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How long to get to the end of differential equations or graduate level competency?

by scout6686
Tags: math, productivity, study
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scout6686
#1
Nov11-12, 06:50 AM
P: 47
I am beginning calc and and linear algebra simultaneously and things are progressing nicely, although, I realize I do math about 3 hours per day and I have a few gaps in my math foundation. I am working towards the end of a math undergrad degree and curious, what is a common amount to study math per day? my goal is get solidly to the end of differential equations from where I am now. Conceivably what would be reasonable amount of time to reach this end (varying I'm assuming with hours studied per day).

Do I need to increase my study time to 6 hours per day? What are the common/average amounts most people study/day.

I find that I am so eager/impatient I must admit, however, math is not something you zoom through, in that it is quite immense amount of work no matter what.

Does anyone have any experience about this? I'd appreciate any comments pertaining to this!

Thanks!
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micromass
#2
Nov11-12, 07:26 AM
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My answer is not going to be helpful to you. But you need to study as much as you need to know the material. Some people need to study a lot, others just read the text and understand everything. If you don't know the material after 3 hours of studying, then you need to study more.

Also, in general: the more you study, the better you will know things (depends on how you study of course).
MathWarrior
#3
Nov11-12, 07:33 AM
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P: 268
Quote Quote by scout6686 View Post
I am beginning calc and and linear algebra simultaneously and things are progressing nicely, although, I realize I do math about 3 hours per day and I have a few gaps in my math foundation. I am working towards the end of a math undergrad degree and curious, what is a common amount to study math per day? my goal is get solidly to the end of differential equations from where I am now. Conceivably what would be reasonable amount of time to reach this end (varying I'm assuming with hours studied per day).
This is going to be dependent on your current and past professors, you can easily study really a lot or very little depending on how well you know the material. If a past professor skipped sections (it happens) you will likely have to work harder in the future. During differential equations studying 3 hours a day for myself was not uncommon.

Some of the more complicated topics in mathematics in general I could easily study 6 hours a day.

One of the best things to do if your struggling is to go in during office hours and ask your professor questions about what you are confused with. If this was unavailable I suspect no amount of studying with my current book could bridge the gap needed to pass well.

scout6686
#4
Nov11-12, 02:57 PM
P: 47
How long to get to the end of differential equations or graduate level competency?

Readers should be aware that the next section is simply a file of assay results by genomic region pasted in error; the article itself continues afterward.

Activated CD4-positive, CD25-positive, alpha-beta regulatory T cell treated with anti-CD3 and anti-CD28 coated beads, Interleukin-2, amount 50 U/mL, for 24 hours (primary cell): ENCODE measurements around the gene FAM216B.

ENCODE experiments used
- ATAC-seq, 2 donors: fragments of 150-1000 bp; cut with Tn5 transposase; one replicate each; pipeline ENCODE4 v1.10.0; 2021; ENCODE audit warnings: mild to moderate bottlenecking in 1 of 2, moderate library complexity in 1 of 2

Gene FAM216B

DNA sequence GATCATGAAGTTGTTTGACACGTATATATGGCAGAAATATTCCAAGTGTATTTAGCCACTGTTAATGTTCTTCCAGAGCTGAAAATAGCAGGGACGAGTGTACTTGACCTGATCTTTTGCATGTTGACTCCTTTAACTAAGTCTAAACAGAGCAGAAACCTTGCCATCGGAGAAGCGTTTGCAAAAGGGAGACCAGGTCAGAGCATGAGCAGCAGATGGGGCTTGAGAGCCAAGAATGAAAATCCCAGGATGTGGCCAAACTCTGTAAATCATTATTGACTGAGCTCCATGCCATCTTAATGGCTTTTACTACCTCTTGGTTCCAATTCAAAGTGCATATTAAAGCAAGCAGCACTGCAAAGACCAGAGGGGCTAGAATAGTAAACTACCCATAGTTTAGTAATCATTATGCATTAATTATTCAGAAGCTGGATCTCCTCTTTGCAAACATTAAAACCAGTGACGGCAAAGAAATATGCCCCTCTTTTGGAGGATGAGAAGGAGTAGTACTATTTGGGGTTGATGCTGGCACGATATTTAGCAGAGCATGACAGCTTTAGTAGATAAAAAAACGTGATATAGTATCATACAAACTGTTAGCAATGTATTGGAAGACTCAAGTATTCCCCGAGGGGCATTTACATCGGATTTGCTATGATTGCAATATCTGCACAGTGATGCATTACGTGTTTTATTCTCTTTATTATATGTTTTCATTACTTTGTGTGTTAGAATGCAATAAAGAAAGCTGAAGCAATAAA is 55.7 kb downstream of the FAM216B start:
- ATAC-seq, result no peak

so if I study 6 hours per day should I get to the end of diff equations in a 1-2 years. Does that sound about right or does it generally take a bit longer at that rate.

I am about middle-range in terms of aptitude/understanding ability.

I would love some time projections from people have progressed from calc to diff. equations.
Klungo
#5
Nov11-12, 04:06 PM
P: 136
If you mean just the mechanics of solving DE's, then 1-2 hours a day for 1-2 months should be enough for each typical college introductory math course. This does vary to how you study and background. My method was about 5-10 minutes of observing an example and the rest being entirely practice from the exercises in the text. However, some extra time should be dedicated to understanding why some techniques are valid.
homeomorphic
#6
Nov12-12, 12:23 AM
P: 1,190
I don't know about hours spent, but it took two years from starting calculus to finishing diff eq. However, it took a lot longer to have what I consider to be a satisfactory understanding of differential equations. Probably somewhere in grad school, like a year ago when I took the graduate level course. The reality is that many undergraduate differential equations courses, like those based on Boyce and DiPrima are very taught in a very shallow way. It was a big disappointment when I took differential equations the first time, and only after years of reading other things, like physics, real analysis, and other things did I get anything like the understanding that I, with my mathematical spidey-sense, intuitively sensed was missing when I first studied it.
scout6686
#7
Nov12-12, 02:20 AM
P: 47
Quote Quote by homeomorphic View Post
I don't know about hours spent, but it took two years from starting calculus to finishing diff eq. However, it took a lot longer to have what I consider to be a satisfactory understanding of differential equations. Probably somewhere in grad school, like a year ago when I took the graduate level course. The reality is that many undergraduate differential equations courses, like those based on Boyce and DiPrima are very taught in a very shallow way. It was a big disappointment when I took differential equations the first time, and only after years of reading other things, like physics, real analysis, and other things did I get anything like the understanding that I, with my mathematical spidey-sense, intuitively sensed was missing when I first studied it.

Thanks, great info!


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